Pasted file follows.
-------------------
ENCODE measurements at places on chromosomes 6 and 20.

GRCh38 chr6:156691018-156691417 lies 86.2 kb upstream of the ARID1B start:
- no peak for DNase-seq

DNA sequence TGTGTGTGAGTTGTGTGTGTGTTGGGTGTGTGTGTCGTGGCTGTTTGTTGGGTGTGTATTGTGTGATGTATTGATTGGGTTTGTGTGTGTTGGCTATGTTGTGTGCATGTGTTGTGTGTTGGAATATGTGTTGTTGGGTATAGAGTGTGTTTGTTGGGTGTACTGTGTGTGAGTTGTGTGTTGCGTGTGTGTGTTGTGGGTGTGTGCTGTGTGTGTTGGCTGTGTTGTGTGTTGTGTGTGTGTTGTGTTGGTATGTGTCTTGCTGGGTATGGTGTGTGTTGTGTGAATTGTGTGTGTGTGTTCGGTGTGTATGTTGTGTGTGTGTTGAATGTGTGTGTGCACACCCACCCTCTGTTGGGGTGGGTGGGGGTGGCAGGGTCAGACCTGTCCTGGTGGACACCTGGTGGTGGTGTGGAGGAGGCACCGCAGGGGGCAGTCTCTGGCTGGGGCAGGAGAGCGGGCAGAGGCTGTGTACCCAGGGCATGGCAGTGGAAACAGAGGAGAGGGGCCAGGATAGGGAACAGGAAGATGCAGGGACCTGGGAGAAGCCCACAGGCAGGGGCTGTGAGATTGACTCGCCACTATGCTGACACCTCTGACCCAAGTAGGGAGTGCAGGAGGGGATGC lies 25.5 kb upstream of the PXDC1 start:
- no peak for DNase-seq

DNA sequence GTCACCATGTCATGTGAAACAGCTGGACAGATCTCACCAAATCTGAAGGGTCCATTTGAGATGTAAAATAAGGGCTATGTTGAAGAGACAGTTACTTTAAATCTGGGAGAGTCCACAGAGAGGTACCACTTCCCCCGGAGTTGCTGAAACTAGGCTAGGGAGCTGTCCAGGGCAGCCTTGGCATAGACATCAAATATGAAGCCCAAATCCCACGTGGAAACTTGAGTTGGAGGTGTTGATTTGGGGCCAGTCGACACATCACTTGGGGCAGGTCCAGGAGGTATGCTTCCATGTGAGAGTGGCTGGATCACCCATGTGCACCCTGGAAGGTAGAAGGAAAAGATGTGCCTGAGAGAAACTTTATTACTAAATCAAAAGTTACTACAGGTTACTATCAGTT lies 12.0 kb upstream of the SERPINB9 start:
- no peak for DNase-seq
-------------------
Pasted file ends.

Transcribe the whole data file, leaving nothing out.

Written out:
ENCODE measurements at places on chromosomes 6 and 20.

GRCh38 chr6:156691018-156691417 lies 86.2 kb upstream of the ARID1B start:
- no peak for DNase-seq

DNA sequence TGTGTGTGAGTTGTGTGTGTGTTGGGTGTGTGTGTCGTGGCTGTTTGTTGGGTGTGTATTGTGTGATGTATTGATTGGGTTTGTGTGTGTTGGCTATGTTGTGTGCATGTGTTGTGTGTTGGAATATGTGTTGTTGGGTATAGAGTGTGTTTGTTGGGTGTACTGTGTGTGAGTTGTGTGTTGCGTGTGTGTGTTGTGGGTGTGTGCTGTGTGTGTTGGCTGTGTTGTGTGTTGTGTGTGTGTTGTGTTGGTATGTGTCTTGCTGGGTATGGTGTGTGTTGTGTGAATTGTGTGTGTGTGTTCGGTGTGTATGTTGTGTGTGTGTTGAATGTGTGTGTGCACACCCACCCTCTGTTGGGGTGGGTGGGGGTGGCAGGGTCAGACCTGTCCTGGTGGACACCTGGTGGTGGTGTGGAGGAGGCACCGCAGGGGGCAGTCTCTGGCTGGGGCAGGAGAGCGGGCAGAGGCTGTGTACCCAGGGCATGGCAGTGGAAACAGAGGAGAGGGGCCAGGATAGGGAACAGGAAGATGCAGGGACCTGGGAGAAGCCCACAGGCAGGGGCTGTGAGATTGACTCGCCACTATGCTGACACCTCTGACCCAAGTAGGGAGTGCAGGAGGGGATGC lies 25.5 kb upstream of the PXDC1 start:
- no peak for DNase-seq

DNA sequence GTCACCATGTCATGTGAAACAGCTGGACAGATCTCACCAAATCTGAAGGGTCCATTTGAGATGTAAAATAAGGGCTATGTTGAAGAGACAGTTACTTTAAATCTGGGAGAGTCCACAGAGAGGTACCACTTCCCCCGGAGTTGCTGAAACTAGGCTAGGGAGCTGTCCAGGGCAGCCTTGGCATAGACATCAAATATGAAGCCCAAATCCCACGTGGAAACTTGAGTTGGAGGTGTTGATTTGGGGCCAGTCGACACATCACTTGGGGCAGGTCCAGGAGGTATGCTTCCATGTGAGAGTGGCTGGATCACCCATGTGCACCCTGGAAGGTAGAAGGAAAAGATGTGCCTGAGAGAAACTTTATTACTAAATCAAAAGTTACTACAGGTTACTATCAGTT lies 12.0 kb upstream of the SERPINB9 start:
- no peak for DNase-seq